"Smoking Gun" for Silver Price Manipulation - Gainesville Coins News
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"Smoking Gun" for Silver Price Manipulation

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"Smoking Gun" for Silver Price Manipulation

Last week, Germany's Deutsche Bank (DB) finalized a $60 million settlement in a case that involved the manipulation of both gold prices and silver prices. The discovery process in that lawsuit has now revealed "smoking gun" evidence that the bank did not act alone in rigging the London fixes.

Damning Chat Logs

silver manipulation

The legal team for plaintiffs (made up of other participants in the futures markets) in the Deutsche Bank case succeeded in getting the bank to turn over transcripts of its traders' communications ahead of the London silver fix. Not only did the records reveal that the bank indeed tried to illegally rig the daily fix price to its advantage, but there was another bombshell: Deutsche Bank employees colluded with their counterparts from a number of other big banks.

The list of major financial firms implicated in the alleged rigging of precious metal prices already includes Barclays, HSBC, Bank of Nova Scotia (Scotiabank), Sociéte Général, and UBS. The new revelations would seem to suggest that the complete list expands beyond these six banks (including Deutsche). A few rumored firms are Bank of America, France's BNP Paribas, and Standard Chartered, PLC.

Traders from this group of banks were shown to be communicating in secret text chats just ahead of the price-setting (of which several of the banks were participating members). This same type of evidence was used to convict traders who were guilty of manipulating Libor, the key London interbank interest rate.


According to Bloomberg, "The Deutsche Bank documents show two UBS traders communicated directly with two Deutsche Bank traders and discussed ways to rig the market, the plaintiffs said. Among other things, the traders shared customer order-flow information, improperly triggered customer stop-loss orders, and engaged in practices such as spoofing. Spoofing entails submitting bids or offers with the intention of canceling them before they’re executed as a way to drive prices."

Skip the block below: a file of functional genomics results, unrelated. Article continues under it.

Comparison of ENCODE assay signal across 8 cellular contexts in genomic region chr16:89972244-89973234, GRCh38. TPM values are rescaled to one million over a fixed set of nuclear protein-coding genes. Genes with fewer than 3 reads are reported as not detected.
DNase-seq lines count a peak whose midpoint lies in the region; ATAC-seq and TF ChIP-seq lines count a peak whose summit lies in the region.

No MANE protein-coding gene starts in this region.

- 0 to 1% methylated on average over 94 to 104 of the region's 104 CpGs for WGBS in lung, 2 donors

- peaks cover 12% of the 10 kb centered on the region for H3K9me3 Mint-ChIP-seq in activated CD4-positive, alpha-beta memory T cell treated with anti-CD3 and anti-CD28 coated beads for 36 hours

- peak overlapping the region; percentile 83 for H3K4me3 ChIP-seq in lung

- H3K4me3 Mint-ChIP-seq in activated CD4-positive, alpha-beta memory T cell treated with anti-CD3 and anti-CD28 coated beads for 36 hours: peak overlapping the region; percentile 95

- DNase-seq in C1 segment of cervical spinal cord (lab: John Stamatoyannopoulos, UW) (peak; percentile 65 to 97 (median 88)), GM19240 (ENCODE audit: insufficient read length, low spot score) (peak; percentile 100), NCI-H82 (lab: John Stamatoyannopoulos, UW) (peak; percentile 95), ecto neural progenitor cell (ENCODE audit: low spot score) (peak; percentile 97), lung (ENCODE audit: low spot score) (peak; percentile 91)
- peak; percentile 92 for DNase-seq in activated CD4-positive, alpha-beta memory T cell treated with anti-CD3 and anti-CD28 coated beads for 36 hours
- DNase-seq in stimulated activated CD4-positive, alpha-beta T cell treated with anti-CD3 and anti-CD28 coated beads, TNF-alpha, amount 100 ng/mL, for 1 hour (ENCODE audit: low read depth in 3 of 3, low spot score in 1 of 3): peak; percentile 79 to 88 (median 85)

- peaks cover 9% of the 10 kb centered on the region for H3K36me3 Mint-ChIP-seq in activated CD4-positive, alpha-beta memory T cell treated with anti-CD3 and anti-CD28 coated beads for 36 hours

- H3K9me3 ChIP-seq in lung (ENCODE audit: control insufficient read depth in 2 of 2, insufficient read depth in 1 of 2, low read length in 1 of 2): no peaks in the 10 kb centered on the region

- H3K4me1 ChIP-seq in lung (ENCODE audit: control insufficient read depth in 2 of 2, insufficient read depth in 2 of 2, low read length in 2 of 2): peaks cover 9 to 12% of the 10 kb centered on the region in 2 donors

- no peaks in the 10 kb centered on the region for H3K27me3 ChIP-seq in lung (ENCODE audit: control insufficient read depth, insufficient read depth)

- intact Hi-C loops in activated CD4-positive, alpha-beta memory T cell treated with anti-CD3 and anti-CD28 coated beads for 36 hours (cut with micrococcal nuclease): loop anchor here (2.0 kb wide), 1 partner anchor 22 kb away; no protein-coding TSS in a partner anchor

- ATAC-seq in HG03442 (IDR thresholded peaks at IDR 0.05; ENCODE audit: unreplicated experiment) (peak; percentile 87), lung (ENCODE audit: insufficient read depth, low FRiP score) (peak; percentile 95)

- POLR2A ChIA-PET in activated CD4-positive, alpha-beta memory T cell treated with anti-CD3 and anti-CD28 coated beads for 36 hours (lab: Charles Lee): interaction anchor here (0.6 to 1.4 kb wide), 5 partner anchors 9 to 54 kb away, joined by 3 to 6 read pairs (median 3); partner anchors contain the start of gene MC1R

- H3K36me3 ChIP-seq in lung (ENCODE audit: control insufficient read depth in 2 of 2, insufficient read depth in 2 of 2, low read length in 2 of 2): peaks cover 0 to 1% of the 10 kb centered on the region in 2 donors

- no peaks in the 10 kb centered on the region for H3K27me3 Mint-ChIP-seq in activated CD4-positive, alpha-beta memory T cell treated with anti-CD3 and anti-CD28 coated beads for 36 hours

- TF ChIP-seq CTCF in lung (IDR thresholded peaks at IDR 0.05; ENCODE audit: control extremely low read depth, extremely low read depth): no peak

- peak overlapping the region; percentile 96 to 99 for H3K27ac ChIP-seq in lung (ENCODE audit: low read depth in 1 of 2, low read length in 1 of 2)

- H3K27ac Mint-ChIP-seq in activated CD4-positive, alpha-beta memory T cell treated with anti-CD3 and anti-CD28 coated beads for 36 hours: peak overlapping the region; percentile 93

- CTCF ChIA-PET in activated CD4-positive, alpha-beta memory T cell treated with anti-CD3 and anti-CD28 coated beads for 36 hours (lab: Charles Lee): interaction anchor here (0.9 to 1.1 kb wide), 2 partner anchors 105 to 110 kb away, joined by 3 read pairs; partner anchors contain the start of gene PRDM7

Plaintiffs are now determined to file a new complaint that includes the broader group of defendants and more substantive allegations. The new filing claims that these new details help prove that the case “far surpasses the conspiracy alleged earlier.” It goes on to point out that the size of these megabank institutions allowed the defendants to significantly influence the price of silver and gold when they conspired together.


The opinions and forecasts herein are provided solely for informational purposes, and should not be used or construed as an offer, solicitation, or recommendation to buy or sell any product.

About the Author

Everett Millman

Everett Millman

Analyst, Commodities and Finance
Managing Editor

Everett has been the head content writer and market analyst at Gainesville Coins since 2013. He has a background in History and is deeply interested in how gold and silver have historically fit into the financial system.

In addition to blogging, Everett's work has been featured in CoinWeek, Advisor Perspectives, Wealth Management, Activist Post, and has been referenced by the Washington Post.

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